Most issues of Memo this year have featured an article under the heading “40 Years Ago.” This series has been part of NLIHC’s commemoration of our 40th anniversary. The commemoration will culminate in a reception tonight held at the Eastern Market on Capitol Hill in Washington, DC. The venue was selected because it is near the townhouse where Cushing and Louis Dolbeare settled when they moved to DC so Cushing could work full time at this new organization she founded that became the National Low Income Housing Coalition.
The “40 Years Ago” articles have told the story of the early days of NLIHC and some of the social indicators of the time. We have delved deeply into the many provisions of the Housing and Community Development Act of 1974, one of the most important pieces of low income housing legislation ever enacted. Indeed, the reason that NLIHC exists at all is that Cushing Dolbeare brought together a broad coalition of interests to make sure the emerging legislation continued to make the housing needs of low income people a priority. The creation of the Section 8 program in 1974 set the stage for the largest expansion of federally assisted housing before or since, hitting the high-water mark at the close of the Ford Administration in 1976.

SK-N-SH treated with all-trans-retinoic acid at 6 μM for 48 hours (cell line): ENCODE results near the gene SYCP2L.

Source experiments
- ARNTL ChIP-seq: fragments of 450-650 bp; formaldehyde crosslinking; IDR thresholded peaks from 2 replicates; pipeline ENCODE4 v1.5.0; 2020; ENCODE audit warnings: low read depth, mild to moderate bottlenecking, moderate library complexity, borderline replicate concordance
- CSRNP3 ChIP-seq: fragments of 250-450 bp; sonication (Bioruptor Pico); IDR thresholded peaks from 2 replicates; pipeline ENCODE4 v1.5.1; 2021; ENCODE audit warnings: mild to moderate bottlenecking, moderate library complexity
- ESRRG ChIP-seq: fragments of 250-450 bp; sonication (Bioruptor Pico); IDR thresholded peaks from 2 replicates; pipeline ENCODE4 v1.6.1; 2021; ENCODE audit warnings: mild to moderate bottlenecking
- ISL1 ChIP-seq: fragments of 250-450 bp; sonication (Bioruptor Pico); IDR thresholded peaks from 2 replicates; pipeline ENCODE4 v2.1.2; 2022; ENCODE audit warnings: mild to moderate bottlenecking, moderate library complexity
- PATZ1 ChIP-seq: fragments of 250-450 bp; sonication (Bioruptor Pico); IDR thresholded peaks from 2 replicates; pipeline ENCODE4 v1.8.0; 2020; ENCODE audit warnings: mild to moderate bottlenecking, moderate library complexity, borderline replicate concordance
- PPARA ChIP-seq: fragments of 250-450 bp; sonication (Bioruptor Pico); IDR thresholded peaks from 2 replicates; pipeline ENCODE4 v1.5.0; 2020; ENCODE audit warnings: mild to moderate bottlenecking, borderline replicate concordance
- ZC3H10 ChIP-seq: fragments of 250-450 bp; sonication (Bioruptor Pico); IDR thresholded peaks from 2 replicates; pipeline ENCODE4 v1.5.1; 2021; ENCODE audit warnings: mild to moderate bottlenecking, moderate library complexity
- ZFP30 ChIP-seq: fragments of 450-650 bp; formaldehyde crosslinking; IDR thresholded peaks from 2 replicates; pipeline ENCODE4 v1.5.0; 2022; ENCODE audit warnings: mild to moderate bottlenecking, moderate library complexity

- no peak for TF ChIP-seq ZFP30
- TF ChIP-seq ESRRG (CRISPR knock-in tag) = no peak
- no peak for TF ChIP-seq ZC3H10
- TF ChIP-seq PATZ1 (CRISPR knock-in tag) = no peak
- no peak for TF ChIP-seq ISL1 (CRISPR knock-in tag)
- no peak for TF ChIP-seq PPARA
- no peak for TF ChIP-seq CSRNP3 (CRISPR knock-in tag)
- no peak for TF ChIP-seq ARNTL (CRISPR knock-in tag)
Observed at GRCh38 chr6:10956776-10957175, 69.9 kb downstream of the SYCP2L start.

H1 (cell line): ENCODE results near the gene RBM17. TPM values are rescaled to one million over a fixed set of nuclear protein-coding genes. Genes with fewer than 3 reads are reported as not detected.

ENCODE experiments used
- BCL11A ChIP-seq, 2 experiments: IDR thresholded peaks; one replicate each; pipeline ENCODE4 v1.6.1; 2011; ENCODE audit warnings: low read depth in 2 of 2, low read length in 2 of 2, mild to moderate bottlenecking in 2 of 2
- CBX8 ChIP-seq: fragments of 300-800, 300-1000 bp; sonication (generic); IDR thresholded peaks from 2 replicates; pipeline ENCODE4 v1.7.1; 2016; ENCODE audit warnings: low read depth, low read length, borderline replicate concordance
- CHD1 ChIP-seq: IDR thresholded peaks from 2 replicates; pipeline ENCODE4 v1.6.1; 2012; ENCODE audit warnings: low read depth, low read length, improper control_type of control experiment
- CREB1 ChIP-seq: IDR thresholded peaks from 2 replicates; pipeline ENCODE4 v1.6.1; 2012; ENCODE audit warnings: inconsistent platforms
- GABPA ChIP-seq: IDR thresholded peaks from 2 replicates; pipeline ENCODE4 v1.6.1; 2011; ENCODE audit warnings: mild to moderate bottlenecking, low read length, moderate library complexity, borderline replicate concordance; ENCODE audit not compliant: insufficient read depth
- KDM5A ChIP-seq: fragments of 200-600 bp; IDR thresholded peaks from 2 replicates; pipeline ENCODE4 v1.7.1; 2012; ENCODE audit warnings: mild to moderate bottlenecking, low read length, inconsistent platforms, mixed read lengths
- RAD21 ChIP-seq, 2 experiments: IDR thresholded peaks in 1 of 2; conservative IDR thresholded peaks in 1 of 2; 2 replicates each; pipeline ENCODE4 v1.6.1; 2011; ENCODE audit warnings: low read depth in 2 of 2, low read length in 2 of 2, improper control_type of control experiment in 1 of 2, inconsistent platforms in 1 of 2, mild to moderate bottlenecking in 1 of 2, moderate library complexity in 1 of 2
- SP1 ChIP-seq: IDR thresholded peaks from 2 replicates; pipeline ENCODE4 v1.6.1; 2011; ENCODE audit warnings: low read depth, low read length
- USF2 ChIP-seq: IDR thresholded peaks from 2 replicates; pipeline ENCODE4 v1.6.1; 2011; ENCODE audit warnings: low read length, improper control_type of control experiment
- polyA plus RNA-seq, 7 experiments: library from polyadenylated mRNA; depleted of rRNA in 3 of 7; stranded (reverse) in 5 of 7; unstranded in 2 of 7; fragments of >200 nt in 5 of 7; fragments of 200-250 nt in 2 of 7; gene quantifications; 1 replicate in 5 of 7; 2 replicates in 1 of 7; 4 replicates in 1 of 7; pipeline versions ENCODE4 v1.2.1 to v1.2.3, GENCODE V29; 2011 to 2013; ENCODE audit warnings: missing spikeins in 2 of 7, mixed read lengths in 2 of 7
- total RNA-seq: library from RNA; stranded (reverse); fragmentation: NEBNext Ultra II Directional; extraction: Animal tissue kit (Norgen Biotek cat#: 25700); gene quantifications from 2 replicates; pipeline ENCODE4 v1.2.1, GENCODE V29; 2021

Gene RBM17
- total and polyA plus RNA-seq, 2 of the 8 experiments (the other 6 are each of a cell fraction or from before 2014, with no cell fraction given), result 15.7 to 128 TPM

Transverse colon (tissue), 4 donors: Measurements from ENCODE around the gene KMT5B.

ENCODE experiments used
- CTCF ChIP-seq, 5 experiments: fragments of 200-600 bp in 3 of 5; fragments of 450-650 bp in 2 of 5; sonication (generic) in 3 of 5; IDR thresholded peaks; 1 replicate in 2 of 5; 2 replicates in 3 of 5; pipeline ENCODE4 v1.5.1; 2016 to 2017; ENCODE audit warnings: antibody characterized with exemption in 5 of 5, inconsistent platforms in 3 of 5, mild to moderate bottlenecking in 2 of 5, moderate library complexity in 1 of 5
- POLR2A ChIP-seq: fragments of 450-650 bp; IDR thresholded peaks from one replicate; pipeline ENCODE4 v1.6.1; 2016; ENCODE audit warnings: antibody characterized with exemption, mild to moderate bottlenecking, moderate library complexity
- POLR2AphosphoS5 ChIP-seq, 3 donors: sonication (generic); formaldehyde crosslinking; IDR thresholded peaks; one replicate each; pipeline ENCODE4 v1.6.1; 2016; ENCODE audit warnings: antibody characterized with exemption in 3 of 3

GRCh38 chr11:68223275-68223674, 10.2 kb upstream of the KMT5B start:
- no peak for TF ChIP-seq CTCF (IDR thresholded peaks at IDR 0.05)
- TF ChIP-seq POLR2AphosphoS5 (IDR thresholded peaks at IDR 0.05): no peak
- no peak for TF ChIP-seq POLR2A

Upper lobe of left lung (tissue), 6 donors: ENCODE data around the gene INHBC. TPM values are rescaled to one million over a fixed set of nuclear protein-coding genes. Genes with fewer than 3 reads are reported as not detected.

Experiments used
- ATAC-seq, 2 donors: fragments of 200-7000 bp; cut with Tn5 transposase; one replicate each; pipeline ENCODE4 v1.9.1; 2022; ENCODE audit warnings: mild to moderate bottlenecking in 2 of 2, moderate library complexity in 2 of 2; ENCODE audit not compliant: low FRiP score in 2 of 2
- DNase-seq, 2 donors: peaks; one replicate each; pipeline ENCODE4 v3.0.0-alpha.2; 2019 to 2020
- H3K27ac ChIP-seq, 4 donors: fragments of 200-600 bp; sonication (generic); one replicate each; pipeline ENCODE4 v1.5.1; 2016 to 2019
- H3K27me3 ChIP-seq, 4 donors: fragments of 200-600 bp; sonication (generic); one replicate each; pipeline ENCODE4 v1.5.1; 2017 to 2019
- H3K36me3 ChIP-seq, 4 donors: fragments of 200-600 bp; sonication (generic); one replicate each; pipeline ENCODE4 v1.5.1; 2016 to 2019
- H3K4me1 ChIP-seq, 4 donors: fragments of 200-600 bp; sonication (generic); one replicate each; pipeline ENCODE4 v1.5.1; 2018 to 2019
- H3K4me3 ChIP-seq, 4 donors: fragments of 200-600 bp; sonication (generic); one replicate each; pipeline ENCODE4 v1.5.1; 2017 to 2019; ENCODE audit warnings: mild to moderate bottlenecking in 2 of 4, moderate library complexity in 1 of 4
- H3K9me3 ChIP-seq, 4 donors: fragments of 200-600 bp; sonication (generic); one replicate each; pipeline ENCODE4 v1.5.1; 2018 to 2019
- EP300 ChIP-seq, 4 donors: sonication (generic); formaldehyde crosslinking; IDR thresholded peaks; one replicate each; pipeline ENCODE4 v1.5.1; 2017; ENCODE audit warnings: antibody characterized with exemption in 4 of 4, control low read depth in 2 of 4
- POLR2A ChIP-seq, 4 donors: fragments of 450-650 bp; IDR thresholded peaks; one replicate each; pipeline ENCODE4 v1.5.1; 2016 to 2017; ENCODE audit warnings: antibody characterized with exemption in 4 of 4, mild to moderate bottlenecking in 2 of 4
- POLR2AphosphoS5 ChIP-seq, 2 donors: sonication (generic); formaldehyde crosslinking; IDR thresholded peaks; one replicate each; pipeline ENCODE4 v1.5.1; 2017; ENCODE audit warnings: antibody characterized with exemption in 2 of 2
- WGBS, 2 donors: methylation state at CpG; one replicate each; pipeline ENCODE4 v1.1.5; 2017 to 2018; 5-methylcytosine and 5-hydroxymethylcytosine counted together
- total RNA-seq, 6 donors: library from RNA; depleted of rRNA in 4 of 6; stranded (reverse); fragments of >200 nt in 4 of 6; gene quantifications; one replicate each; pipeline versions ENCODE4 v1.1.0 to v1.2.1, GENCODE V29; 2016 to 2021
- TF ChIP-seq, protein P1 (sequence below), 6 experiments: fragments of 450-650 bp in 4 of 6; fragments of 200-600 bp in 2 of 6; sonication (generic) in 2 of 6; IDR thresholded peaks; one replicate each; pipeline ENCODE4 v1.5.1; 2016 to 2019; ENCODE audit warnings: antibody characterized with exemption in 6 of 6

Many of our articles were about other important pieces of legislation that expanded the federal investment in meeting human needs or creating greater fairness for populations who needed federal protections from discrimination. New data sources became available during that time that made it possible to better understand the housing circumstances of Americans.
A lesson learned from our look back has been that, compared to today, Congress was so productive. They were able to agree on and enact one major piece of social legislation after another. Forty years ago, we had a Congress that acted to help ordinary Americans and move our country forward. Would that Congress would be able to do that again.